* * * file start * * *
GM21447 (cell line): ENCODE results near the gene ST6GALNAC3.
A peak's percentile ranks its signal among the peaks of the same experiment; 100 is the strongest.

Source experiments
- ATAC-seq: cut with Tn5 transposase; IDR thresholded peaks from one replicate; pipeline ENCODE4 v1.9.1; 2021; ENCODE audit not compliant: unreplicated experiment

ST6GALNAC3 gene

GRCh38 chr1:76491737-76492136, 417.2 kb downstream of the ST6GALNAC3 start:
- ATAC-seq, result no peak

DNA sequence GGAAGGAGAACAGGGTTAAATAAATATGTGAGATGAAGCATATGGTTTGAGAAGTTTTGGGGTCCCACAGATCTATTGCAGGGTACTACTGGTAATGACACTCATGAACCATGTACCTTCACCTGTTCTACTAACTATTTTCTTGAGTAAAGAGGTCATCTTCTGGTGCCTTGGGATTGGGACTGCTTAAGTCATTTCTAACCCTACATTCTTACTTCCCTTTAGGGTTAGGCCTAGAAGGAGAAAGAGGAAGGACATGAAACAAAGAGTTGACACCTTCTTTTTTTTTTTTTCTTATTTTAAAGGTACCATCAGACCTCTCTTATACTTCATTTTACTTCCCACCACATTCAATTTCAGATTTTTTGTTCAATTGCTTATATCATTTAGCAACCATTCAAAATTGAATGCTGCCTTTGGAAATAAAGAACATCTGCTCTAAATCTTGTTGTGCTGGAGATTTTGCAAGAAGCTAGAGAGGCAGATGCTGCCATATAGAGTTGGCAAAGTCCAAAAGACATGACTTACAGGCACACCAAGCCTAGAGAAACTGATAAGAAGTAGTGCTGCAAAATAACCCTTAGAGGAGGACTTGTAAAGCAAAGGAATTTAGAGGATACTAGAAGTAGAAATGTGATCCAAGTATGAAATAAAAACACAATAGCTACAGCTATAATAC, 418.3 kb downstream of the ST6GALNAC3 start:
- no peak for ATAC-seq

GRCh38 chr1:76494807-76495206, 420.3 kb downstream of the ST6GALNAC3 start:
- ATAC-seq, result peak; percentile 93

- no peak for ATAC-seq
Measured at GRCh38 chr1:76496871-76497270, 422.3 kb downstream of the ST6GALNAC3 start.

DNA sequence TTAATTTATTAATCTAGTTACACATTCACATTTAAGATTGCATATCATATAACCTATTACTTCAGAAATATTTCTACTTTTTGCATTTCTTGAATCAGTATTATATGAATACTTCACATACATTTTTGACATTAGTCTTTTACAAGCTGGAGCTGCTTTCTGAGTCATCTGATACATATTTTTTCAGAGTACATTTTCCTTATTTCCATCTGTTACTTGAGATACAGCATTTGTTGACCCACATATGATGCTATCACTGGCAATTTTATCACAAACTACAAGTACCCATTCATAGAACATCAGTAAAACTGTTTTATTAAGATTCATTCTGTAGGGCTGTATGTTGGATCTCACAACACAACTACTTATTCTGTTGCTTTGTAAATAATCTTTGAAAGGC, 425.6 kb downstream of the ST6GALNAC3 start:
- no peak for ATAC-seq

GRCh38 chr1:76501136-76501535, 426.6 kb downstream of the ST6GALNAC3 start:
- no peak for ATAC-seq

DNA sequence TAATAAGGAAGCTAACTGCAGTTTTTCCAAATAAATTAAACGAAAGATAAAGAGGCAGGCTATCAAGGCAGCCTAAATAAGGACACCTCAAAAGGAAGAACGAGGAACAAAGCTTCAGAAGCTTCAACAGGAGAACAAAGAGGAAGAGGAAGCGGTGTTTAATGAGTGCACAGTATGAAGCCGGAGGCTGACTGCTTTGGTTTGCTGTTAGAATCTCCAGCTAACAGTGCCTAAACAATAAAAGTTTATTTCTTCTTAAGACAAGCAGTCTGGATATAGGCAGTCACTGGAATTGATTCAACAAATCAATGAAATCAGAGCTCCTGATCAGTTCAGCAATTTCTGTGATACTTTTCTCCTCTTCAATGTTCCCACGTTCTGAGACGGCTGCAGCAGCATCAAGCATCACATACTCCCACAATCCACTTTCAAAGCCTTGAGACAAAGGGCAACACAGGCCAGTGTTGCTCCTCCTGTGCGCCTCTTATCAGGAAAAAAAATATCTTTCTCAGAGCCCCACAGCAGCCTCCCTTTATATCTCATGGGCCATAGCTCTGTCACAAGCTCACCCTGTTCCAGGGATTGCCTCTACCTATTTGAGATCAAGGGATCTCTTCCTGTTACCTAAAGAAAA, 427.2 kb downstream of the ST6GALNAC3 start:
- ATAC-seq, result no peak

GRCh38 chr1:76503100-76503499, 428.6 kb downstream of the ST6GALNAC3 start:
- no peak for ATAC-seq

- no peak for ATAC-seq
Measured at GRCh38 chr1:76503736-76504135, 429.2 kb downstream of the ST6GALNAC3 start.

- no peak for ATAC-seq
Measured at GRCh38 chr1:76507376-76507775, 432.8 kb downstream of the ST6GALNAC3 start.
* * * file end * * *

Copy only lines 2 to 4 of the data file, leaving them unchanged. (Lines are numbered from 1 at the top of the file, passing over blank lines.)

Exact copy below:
A peak's percentile ranks its signal among the peaks of the same experiment; 100 is the strongest.

Source experiments
- ATAC-seq: cut with Tn5 transposase; IDR thresholded peaks from one replicate; pipeline ENCODE4 v1.9.1; 2021; ENCODE audit not compliant: unreplicated experiment